Chemical Cues Induced From Fly-Oviposition Mediate the Host-Seeking Behaviour of Fopius arisanus (Hymenoptera: Braconidae), an Effective Egg Parasitoid of Bactrocera dorsalis (Diptera: Tephritidae), Within a Tritrophic Context

Insects. 2020 Apr 7;11(4):231. doi: 10.3390/insects11040231.

Abstract

Fopius arisanus is a solitary endoparasitoid that parasitizes a variety of tephritid species. Native to the Indo-Australian region, it is currently exploited worldwide as a biological control agent due to its exceptional efficiency in reducing pest populations. The efficiency of any biological control program is affected by the host location ability of the parasitoids. The present study used a Y-tube olfactometer to test the behavioural responses of female F. arisanus to four fruit species which had undergone different types of damages: undamaged, damaged through Bactrocera dorsalis ovipositioning (i.e., infested), or different levels of mechanical damage. Our results suggest that F. arisanus females were significantly attracted to mangoes and pears (vs. purified air), regardless of their condition; however, whilst infested mangoes did not attract more female parasitoids compared to healthy or mechanically damaged fruits, infested pears attracted significantly more. For citrus fruits and peaches, oviposition damage caused them to be more attractive to parasitoid females. In terms of the longevity of the effects, infested mango fruits remained attractive for up to 5 days after infestation, whereas for infested peaches, pears, and citrus fruits, the attractiveness tended to decrease as time passed. Regarding mechanical damage, mango fruits that had undergone any intensity of damage were equally attractive to parasitoid females; however, peach and citrus fruits with high levels of mechanical damage were more attractive, and pears were found to be most attractive with slight mechanical damage. Additional to the above, we also tested the effect of insecticides on behavioural responses using mangoes. We found that the treatment of infested fruits with lambda-cyhalothrin and cypermethrin remained attractive to F. arisanus females, albeit to different extents, which is in contrast to spinosad, cyantraniliprole, and acetamiprid. Finally, we suggest that the host-searching behaviour of F. arisanus females is mainly mediated by oviposition-induced volatiles, either emitted from the fruit or left by the fruit fly.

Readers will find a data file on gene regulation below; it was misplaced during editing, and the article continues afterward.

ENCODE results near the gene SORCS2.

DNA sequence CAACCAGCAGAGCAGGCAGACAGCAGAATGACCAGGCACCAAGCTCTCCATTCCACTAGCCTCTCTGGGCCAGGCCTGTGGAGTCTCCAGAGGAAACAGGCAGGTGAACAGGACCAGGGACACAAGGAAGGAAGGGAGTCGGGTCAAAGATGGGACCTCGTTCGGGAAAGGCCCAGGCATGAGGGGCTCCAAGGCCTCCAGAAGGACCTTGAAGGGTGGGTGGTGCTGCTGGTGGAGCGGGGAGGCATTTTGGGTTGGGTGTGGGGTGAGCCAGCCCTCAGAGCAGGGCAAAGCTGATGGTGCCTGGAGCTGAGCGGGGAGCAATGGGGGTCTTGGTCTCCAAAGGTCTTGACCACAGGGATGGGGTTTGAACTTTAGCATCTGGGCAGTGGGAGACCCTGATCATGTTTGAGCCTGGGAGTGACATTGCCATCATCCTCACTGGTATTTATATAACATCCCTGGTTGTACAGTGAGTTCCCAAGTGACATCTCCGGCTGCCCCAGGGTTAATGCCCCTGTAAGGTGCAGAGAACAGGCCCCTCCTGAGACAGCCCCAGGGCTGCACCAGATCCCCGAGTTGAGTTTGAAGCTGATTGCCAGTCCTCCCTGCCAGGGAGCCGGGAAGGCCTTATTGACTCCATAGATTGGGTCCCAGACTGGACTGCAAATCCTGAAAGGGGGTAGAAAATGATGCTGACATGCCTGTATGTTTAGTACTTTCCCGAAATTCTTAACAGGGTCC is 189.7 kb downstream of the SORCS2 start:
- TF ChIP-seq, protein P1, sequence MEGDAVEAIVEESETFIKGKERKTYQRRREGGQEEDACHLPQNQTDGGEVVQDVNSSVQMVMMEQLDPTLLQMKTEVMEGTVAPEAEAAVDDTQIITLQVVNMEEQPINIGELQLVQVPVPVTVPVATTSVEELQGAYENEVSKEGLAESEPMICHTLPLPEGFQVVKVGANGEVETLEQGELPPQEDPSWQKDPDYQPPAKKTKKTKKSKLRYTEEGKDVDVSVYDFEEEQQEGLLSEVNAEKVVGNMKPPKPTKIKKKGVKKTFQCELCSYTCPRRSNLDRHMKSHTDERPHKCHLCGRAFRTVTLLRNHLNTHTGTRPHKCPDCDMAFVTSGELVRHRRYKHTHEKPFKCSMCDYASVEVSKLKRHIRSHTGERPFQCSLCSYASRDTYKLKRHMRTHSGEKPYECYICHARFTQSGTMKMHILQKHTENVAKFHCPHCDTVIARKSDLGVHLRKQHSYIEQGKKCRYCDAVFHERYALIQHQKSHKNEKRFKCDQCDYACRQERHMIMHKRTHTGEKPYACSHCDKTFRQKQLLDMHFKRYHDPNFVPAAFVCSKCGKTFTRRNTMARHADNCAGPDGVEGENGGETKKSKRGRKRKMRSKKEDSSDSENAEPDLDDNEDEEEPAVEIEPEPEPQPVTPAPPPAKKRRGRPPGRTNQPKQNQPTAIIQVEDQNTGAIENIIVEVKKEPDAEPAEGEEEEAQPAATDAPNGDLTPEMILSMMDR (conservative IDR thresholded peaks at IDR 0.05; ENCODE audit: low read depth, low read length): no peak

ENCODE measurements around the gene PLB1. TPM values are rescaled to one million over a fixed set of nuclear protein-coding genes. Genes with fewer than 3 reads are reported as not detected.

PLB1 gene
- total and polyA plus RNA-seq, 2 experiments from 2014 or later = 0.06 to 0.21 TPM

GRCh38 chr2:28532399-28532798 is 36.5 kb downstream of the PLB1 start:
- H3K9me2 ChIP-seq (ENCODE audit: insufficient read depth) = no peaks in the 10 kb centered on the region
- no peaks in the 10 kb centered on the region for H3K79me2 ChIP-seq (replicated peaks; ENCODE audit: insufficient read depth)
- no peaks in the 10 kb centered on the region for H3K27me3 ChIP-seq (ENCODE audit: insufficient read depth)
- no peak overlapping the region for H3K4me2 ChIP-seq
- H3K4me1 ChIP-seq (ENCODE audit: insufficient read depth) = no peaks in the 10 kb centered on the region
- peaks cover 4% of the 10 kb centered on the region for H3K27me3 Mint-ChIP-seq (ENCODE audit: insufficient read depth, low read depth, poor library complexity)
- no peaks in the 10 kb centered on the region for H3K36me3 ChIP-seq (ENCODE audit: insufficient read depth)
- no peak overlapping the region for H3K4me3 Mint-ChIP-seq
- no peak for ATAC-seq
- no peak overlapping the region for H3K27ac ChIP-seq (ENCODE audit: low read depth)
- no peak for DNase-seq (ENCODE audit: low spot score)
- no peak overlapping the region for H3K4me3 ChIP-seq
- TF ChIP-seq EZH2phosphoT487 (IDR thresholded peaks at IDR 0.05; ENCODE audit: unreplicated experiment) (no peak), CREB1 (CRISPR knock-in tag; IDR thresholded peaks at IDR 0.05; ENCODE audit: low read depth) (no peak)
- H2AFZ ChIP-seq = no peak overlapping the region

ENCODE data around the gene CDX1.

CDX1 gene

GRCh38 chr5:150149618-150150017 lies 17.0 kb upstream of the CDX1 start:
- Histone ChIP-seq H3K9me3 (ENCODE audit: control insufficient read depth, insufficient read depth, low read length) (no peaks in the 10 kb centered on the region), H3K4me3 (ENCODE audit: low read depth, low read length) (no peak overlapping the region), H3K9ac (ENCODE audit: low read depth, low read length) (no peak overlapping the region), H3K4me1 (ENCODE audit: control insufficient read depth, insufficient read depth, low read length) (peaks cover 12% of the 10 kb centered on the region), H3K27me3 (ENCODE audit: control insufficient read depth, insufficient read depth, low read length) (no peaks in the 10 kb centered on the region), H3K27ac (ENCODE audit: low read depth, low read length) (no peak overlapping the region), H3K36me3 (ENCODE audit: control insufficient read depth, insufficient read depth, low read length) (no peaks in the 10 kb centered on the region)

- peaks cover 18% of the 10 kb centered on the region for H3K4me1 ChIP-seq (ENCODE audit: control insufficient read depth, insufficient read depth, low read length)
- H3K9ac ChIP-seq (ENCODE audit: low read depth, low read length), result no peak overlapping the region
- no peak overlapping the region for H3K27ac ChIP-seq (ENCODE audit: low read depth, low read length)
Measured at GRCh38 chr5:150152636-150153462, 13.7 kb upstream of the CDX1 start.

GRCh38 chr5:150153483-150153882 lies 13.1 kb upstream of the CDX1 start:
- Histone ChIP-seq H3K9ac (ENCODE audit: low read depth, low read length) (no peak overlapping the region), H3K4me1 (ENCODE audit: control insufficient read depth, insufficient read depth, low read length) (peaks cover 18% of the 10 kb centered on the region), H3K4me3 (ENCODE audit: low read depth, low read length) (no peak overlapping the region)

Keywords: biological control; fruit types; mechanical damage; olfactory response; oriental fruit fly.